Friday, 7 October 2016


It's now just past one year exactly since I had to go through neurosurgery for a subdural haematoma, and though some would disagree, I'm back to being normal again. So much so that the past two to three months have seen me coming back up to the level of cycling I was at before.

On Sunday I was at a bit of a loose end, looking out of the window at a sunny day with calm winds. I had planned to do some work indoors but I couldn't waste this opportunity to get out on my bike, but where to go? Out came Google maps and I pondered the various options from my house. I decided on a trip east, to the town of Haddington and back, which is about 35 round trip, with a mixture of off-road cycle track along disused railroad tracks and quiet back roads.

I have cycled most of this route before with Pauline, but today I was on my own. I'm not known for my perfect navigation, and I had left without a map, relying on the cycle signposts being abundant.

Virtually all the way to Haddington, apart from the last few miles, it is all off-road. At times the surface deteriorated into mud, but nothing that stopped the bike moving. My favourite surface is a fine ground quarry dust, and when it's dry it's a great surface to barrel along on. The first part of my route follows the River Esk as it twists its way out of the town of Musselburgh, then onto Whitecraig to join cycle route 196. Within a short distance it becomes the Pencaitland Railway Walk, littered with information boards of a time long since passed, when railways played a bigger role for communities. One even told of how easy it had become, thanks to the railways, for emigrating families to travel to Edinburgh to start their sea journey to Australia.

After about five miles I passed the little village of Ormiston. On it's derelict railway platform the local community had created a "recycled garden". They grew all manner of what you would expect, except that the raised beds, sheds and fences were all made from recycled materials that would otherwise have ended up in landfill.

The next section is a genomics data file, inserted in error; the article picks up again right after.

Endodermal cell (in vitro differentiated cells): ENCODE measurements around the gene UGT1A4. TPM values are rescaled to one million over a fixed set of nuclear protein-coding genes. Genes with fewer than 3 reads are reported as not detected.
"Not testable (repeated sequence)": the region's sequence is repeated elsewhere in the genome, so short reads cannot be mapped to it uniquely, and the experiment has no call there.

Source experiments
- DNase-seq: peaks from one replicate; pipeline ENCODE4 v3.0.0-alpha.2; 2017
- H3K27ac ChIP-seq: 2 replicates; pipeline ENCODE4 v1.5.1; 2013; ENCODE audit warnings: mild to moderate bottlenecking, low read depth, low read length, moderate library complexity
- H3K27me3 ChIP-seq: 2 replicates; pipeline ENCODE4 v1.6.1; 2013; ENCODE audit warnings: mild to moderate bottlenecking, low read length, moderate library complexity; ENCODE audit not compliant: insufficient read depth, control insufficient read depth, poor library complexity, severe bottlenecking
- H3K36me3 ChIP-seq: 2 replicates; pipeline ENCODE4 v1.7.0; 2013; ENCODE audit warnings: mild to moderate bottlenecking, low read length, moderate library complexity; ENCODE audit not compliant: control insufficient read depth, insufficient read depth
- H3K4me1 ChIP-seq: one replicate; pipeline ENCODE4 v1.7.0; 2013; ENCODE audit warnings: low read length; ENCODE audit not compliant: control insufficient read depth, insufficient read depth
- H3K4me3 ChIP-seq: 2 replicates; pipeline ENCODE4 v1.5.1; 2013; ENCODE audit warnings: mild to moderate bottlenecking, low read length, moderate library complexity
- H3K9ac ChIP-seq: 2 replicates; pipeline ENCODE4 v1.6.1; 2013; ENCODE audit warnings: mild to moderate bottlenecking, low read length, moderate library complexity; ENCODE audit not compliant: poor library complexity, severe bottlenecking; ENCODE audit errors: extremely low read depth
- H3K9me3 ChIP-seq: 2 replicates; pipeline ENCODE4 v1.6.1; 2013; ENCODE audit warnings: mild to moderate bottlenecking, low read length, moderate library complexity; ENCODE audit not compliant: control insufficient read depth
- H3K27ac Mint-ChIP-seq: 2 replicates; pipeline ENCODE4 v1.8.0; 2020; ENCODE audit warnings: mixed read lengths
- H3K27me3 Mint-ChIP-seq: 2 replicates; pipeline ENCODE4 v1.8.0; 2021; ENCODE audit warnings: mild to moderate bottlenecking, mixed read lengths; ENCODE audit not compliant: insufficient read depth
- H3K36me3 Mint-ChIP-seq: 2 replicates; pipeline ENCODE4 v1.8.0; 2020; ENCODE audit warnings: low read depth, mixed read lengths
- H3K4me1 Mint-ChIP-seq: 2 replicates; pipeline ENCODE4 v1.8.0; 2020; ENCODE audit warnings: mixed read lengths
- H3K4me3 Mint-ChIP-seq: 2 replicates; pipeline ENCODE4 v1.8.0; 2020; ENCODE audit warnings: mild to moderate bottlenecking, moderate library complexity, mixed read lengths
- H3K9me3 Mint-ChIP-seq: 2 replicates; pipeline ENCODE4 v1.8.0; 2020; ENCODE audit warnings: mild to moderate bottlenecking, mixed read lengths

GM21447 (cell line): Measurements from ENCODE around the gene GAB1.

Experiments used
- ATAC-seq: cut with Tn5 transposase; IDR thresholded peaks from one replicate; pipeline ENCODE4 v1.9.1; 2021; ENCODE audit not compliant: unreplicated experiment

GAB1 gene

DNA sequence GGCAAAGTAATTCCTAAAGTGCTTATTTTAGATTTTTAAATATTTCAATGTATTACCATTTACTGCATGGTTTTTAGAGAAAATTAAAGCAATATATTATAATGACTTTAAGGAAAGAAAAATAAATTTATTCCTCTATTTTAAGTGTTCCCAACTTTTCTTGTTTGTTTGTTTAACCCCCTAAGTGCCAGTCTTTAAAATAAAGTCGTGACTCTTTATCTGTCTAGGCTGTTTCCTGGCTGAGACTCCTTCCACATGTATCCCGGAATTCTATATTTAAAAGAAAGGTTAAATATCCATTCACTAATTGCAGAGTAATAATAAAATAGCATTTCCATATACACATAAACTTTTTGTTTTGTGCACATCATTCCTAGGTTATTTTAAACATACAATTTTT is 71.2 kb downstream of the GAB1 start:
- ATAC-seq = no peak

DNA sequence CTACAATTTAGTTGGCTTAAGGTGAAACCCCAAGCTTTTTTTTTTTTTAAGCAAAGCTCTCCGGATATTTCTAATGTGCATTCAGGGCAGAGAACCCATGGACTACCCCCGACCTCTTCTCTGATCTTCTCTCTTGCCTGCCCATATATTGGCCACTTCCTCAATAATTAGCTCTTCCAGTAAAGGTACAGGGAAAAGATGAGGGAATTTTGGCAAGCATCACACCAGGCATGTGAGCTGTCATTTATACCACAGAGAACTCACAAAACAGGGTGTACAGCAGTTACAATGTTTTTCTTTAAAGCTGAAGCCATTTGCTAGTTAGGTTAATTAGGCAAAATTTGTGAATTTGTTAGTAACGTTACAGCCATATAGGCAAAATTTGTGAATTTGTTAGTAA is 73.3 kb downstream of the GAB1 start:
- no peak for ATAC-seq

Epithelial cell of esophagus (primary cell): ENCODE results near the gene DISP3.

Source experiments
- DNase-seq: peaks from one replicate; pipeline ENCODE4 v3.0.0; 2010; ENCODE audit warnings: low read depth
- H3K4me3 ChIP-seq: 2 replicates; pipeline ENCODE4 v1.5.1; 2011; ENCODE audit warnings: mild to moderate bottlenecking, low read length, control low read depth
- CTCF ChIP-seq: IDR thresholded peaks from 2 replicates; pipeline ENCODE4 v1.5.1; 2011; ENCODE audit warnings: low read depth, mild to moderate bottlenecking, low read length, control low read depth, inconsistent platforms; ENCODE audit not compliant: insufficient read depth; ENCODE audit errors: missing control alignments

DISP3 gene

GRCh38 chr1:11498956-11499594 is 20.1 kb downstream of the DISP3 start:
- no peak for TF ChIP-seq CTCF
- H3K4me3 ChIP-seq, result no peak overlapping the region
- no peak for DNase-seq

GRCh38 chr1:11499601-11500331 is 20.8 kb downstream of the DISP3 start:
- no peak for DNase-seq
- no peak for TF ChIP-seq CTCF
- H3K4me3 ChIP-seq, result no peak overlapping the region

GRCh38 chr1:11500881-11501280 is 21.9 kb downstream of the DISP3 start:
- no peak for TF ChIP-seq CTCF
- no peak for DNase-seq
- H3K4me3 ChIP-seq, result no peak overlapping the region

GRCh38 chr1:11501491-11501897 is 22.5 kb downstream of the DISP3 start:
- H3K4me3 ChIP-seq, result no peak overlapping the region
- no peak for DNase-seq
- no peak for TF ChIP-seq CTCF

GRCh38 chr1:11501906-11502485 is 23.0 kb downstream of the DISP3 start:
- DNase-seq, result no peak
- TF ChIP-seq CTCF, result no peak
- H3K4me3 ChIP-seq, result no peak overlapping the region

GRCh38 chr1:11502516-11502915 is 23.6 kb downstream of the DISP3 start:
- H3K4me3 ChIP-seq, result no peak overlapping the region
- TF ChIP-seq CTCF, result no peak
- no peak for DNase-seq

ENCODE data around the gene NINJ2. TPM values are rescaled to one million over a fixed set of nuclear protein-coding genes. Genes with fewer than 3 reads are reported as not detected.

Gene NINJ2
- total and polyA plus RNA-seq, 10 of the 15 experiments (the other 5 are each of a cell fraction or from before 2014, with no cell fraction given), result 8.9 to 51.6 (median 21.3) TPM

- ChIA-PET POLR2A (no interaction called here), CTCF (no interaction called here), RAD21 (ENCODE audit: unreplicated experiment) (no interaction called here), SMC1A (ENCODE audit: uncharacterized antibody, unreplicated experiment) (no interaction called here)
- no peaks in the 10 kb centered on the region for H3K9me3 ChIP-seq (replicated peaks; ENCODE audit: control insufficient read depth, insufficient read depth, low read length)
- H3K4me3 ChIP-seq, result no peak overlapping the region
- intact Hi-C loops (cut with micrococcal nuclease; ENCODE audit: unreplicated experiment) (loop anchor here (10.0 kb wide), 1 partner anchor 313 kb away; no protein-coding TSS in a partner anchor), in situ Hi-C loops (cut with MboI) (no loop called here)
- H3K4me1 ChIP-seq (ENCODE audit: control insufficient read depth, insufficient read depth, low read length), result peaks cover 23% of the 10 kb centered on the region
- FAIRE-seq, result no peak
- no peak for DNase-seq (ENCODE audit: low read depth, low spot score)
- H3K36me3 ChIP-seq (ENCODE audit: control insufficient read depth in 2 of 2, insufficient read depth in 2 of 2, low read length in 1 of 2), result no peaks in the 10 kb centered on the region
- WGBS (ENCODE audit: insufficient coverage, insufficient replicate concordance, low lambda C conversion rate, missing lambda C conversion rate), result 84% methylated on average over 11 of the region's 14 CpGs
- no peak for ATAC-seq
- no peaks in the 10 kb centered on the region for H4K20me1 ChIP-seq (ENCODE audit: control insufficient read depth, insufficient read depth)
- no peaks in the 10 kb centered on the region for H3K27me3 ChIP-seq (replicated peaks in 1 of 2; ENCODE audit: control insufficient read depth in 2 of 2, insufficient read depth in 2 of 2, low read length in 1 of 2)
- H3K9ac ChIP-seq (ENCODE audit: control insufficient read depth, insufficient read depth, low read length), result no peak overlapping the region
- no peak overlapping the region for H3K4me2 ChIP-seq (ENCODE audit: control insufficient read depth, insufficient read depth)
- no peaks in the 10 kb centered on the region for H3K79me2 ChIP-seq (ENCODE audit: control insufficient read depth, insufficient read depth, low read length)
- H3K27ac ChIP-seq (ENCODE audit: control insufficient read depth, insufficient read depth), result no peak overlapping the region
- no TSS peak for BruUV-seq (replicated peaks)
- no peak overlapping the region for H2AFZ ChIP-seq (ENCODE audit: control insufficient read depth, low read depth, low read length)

Each of the many people who had created a small plot, proudly displayed their name on a little sign.

Within just a couple of hours I reached the southern edge of Haddington and the River Tyne. So far I felt as if I had been accompanied by a Robin all the way, such was the unbroken melody of song I had heard. This was the end of Route 196 and the start of route 76 back to Edinburgh. Though it showed a distance of 22 miles I knew that was to the centre and my return journey would fall five miles short of this.

The first four miles was on a paved cycle route of exceptional quality, called the Haddington Longniddry Railway Walk. On this route the information boards were in the style of old railway signals, and they swung up for you to read information about the wildlife and so on, that you could expect to encounter. I thought it was a clever creation, as it not only was a tip-of-the-hat to the past, but it also protected the signs from the elements, thereby making them last longer.

Once at Longniddry it was very straight forward to get home, though back onto main roads, down to the edge of the Firth of Forth and along the coast back to Portobello.

And I never once got lost.

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